That book, The Sword of Valhalla, never went anywhere, but it taught me something important. I could sit down and write everyday. All I had to do was force the words out. There were days when I got on a roll and added 4000 new words, and others where I only got a few sentences, but I wrote, every single day, until my 47-day hitch was over. When I got home, I had the first draft of my novel done, working 13 hours per day on the rig.
How I did it.
I didn’t have any compass. I didn’t know anything about the writing process. What I did have was a wonderful website I found through Google, which convinced me that I should be able to finish a first draft in 100 days or less. I ignored any advice that said it should take longer, and I forced myself to write, every single day, until the draft was finished. I already had plenty of outline material (a scattered stack of drawings and historical notes, and a story idea). I just had to write it.
I realized also, that if I could do this, working 13-15 hours per day, then anyone could do it.
I went through some rough tides after that. I switched jobs, got divorced, and my story was rejected by over 100 agents. It was a dark couple of years. I even started wondering if it was a fluke.
When I started writing again, I tested that idea. I was on a land rig this time, much busier, and I smashed out the first draft of CORP in 28 days. I think I started in April that year, and by the end of December, I was pitching CORP to agents, and I had two more books finished and waiting on revisions. I even had other writers telling me how much they liked CORP.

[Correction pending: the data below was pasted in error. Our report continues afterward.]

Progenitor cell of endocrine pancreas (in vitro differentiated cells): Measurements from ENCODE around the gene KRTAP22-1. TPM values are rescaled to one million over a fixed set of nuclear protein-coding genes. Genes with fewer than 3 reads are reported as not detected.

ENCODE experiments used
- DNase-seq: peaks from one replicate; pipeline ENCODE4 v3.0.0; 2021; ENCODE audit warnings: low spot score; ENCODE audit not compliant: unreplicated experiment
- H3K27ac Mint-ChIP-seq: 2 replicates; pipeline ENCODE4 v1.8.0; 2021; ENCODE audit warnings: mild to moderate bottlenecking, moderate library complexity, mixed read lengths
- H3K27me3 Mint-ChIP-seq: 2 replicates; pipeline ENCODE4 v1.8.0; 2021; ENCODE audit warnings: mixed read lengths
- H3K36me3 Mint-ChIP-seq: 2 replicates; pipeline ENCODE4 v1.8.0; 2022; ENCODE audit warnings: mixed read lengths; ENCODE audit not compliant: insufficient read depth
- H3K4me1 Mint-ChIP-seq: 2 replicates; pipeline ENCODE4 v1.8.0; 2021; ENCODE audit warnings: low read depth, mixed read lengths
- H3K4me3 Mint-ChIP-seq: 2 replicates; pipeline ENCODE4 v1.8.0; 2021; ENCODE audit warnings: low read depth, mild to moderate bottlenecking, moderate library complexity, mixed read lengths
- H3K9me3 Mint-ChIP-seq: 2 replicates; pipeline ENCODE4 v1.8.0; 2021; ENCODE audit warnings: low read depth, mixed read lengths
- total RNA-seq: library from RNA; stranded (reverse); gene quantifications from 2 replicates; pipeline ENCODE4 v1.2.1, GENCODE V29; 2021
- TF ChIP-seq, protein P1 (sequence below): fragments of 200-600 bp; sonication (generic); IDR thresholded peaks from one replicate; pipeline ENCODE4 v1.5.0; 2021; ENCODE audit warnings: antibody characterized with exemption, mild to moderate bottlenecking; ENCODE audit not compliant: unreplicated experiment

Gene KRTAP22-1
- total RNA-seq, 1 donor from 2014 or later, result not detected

That was it. Through editing that original book so many times, and reading blog posts about writing, my style had improved to the point where I was getting attention, and my writing has improved with every piece I write. Now I give writing advice to others, I get paid to write blog posts, and I briefly had three novellas published by a start-up publishing company (that went south too, but it got my writing seen by almost 1000 readers).
The secret sauce
If there is one secret to writing, it’s this: you get better by writing.
There are English MBAs who can’t tell a story to save their lives, and people who can barely construct a sentence that go on to publish books with compelling stories. Writers come in all shapes and sizes, all ages, and from every possible demographic. They all have one thing in common though, they like writing, and they do it a lot.